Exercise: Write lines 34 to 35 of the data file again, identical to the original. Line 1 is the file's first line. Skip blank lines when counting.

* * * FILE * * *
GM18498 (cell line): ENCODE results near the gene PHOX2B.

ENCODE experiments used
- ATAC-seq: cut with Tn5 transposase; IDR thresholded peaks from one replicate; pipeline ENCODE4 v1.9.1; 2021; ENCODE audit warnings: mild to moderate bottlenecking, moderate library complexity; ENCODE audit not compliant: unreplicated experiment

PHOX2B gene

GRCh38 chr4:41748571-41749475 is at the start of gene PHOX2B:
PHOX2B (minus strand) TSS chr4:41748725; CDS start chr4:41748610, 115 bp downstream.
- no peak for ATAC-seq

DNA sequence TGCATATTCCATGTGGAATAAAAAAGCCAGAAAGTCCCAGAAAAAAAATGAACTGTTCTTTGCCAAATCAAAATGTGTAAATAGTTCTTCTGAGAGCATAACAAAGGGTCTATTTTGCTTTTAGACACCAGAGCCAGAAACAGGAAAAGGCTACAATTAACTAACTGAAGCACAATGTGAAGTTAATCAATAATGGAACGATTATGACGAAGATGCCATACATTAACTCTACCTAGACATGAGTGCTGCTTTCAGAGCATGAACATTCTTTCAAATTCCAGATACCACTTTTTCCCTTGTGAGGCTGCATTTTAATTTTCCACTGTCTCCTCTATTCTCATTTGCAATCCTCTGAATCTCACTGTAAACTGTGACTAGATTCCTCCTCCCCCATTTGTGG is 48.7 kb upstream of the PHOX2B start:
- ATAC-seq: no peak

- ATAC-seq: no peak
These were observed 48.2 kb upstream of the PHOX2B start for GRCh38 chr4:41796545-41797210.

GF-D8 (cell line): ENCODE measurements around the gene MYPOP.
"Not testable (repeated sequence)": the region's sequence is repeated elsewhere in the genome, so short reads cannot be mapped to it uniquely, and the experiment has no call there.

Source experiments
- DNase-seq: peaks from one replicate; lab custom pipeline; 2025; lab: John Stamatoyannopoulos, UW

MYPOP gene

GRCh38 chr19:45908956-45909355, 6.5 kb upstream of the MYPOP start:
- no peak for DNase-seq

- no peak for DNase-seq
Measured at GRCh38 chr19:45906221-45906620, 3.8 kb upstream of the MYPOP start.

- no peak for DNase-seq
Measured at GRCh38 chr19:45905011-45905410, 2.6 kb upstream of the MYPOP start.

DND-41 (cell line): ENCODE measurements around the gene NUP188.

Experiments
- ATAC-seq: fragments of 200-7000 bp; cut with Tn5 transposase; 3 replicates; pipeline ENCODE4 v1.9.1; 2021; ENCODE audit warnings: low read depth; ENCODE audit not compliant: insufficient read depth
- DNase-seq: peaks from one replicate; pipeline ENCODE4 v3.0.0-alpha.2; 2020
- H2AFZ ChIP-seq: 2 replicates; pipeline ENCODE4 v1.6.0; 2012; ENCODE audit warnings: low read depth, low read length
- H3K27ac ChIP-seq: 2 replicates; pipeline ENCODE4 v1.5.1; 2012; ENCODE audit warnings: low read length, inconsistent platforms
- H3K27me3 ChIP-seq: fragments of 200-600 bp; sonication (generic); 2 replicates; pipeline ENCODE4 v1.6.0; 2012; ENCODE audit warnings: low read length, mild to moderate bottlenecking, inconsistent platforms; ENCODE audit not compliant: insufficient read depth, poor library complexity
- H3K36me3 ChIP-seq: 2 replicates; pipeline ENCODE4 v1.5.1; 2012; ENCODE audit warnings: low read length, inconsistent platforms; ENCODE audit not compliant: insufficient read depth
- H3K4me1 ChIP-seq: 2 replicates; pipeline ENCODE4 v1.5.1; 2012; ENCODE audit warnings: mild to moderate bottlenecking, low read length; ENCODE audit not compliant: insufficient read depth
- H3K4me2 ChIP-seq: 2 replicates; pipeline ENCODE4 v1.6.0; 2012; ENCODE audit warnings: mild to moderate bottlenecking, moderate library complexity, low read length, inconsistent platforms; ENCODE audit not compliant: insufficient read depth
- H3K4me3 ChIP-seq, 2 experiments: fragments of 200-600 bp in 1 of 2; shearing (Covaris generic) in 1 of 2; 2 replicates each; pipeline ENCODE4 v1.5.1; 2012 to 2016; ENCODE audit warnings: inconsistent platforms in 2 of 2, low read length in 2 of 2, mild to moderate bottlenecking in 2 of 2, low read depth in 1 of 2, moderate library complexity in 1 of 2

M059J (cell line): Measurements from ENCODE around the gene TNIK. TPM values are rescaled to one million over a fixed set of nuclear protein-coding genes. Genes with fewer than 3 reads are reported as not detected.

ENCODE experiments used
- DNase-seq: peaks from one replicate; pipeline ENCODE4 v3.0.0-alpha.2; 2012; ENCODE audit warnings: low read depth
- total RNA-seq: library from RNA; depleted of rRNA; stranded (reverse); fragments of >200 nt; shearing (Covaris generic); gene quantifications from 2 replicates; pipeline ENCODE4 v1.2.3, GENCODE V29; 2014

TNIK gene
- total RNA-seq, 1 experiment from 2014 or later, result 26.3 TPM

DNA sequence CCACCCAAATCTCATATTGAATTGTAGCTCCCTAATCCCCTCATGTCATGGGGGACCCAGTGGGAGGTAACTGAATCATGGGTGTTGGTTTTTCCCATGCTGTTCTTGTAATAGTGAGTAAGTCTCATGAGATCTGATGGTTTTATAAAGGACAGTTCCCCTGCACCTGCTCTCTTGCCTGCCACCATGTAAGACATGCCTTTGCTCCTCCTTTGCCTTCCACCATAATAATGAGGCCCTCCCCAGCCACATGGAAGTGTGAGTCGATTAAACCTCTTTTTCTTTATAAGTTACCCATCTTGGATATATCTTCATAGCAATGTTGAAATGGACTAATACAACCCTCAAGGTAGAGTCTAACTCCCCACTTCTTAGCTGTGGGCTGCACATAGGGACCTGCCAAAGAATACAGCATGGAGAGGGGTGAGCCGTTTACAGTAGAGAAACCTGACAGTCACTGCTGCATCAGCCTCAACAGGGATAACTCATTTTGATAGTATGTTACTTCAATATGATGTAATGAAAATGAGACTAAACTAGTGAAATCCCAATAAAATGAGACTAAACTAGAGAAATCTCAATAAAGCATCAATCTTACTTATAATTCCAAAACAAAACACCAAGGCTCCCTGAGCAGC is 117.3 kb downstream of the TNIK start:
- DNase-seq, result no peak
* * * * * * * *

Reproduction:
M059J (cell line): Measurements from ENCODE around the gene TNIK. TPM values are rescaled to one million over a fixed set of nuclear protein-coding genes. Genes with fewer than 3 reads are reported as not detected.

ENCODE experiments used